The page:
It's pretty telling when the majority of sets have the same action modifiers in the names. Set names containing the same adjective pretty much indicates that their premise revolves around the same ideas. Which isn't terribly surprising. The majority of the sets are rehashes of old sets with a new theme. It's a sound business decision to continue to put out what's tried and true while slowly testing the waters with new ideas. I think the shift from set-based sets to action-based sets (these conflict-named sets that you're currently seeing) happened in the same manner.

It's a little irritating that every set of certain themes are based on good vs. bad, but as long as TLG can produce decent models in each set, I don't think the name matters that much.
Kids respond better to conflict unfortunately. Town still sells well, but everything else dating right back to Space Police and Blacktron has conflict or an end goal in mind.

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#8 Lord Admiral

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Posted 28 June 2009 - 11:14 PM

True, but it doesn't have to be reflected in the set name. When there's only one vehicle, it really only needs the vehicle name. The action words sound "cool," but you know they're on the overused side when two separate SP3 sets have "Heist" in the name. And besides which, action words are specific descriptors of the events happening in the set. While this is good in that it creates a strong understanding in someone evaluating the set to buy of what's happening in the set, it's bad in that it puts that same person in a certain mindset of what's supposed to happen in the set, instead of what can happen.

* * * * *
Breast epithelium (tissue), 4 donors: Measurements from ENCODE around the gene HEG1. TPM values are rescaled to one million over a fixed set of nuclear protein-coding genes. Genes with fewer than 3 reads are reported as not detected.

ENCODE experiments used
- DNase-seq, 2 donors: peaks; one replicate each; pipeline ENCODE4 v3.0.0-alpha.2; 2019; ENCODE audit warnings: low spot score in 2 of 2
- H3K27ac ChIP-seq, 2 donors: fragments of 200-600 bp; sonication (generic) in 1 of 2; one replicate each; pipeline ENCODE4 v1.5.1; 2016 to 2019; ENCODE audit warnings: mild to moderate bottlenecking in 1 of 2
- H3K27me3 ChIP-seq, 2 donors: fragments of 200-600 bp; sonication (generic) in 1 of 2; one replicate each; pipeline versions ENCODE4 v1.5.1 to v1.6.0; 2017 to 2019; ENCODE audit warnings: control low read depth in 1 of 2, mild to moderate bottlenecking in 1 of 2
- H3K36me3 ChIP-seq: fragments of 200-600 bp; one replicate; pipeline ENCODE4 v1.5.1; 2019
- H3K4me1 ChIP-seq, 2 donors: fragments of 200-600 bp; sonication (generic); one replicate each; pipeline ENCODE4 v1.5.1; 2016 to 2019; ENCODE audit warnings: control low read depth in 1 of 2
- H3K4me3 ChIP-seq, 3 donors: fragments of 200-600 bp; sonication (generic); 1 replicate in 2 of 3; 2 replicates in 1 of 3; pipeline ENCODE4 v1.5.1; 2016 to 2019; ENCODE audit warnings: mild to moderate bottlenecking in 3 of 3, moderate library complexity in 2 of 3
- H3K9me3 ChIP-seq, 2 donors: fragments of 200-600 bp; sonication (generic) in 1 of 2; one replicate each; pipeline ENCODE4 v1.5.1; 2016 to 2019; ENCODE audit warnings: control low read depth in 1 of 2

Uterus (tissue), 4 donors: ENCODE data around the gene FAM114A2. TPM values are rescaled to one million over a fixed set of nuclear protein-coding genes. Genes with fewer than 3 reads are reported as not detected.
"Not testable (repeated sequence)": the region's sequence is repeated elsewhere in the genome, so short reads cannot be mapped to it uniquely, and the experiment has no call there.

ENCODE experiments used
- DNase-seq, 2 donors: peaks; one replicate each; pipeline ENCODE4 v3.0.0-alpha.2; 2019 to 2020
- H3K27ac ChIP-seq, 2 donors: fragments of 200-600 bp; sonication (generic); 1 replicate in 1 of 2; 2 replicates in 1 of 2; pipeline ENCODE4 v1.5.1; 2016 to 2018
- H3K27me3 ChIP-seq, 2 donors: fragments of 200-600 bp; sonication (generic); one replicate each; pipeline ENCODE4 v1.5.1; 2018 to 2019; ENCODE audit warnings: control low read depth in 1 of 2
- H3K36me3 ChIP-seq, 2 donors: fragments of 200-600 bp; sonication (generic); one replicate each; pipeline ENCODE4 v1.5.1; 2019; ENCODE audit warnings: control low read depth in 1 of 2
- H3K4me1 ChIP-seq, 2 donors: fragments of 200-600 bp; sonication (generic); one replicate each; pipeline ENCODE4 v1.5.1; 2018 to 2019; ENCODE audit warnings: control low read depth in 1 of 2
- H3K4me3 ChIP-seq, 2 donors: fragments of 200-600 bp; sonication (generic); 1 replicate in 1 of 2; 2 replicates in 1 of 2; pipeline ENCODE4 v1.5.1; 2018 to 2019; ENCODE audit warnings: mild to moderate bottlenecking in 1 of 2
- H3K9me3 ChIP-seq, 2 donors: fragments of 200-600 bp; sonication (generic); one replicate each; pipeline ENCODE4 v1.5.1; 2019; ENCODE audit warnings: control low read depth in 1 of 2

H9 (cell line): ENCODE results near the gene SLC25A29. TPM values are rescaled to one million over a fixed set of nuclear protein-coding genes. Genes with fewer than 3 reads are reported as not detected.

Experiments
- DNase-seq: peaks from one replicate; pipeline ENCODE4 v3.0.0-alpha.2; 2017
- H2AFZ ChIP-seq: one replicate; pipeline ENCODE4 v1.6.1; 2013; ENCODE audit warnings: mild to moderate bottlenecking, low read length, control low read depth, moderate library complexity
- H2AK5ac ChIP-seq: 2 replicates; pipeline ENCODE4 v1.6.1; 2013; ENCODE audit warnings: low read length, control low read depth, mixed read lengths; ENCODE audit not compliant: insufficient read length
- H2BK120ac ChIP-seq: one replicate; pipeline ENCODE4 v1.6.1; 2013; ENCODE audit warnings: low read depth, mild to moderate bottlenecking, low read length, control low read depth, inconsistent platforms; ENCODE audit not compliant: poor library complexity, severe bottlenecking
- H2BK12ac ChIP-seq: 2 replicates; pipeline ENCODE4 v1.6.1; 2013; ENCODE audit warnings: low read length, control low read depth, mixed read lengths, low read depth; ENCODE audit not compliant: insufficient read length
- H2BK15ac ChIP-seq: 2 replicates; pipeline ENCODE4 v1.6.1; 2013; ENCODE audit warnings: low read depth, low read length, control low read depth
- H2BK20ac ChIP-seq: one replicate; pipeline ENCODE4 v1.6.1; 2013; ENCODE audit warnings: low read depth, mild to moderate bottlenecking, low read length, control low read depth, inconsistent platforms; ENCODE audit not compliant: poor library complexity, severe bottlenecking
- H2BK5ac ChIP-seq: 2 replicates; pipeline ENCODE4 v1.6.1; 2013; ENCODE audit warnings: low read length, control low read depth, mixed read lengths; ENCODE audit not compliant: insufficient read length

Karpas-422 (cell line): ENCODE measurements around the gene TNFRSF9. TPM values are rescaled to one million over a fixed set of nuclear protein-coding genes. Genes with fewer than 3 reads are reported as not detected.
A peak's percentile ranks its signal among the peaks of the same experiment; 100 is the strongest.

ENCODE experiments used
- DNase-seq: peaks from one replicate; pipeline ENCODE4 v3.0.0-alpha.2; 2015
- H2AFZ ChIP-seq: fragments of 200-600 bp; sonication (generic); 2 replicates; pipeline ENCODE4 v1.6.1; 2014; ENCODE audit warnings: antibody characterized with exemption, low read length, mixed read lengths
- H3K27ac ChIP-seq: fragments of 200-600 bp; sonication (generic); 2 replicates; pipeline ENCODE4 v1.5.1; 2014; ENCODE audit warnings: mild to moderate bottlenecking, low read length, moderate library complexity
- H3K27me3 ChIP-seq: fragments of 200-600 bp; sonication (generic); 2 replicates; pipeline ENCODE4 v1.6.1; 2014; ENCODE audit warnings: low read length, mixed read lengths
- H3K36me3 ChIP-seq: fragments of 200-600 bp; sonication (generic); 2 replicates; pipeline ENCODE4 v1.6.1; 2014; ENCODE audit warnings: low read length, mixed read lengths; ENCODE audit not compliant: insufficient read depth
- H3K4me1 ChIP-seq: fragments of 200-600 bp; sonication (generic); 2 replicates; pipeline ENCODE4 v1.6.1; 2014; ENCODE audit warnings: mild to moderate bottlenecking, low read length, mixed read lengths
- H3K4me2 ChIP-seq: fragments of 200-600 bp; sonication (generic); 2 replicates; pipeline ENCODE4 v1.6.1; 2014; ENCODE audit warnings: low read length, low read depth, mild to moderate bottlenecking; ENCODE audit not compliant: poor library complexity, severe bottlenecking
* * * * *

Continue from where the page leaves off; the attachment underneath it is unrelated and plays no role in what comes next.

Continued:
Power miners actually, has been pretty good about staying away from conflict-based names. But then again, the rock figures don't exactly have anything to fight off the power miners, so it's not like there's a second "faction" to build upon.

#9 Karto

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Posted 29 June 2009 - 12:01 AM

And then they say they never produced (contemporary) military sets because of their 'anti-violence policy'...  :laugh:

Scala is probably the only range not meant for violence, or... it can be used for psychological warfare against the boys.

#10 Tom Bricks

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Posted 29 June 2009 - 12:48 AM

View PostKarto, on Jun 28 2009, 07:01 PM, said:

And then they say they never produced (contemporary) military sets because of their 'anti-violence policy'...  :laugh:
Thats the first thing I thought when I saw this.  :laugh: I don't think Robo-Picnic would work as well as Robo-Assault.
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#11 MrTools

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Posted 06 July 2009 - 06:08 PM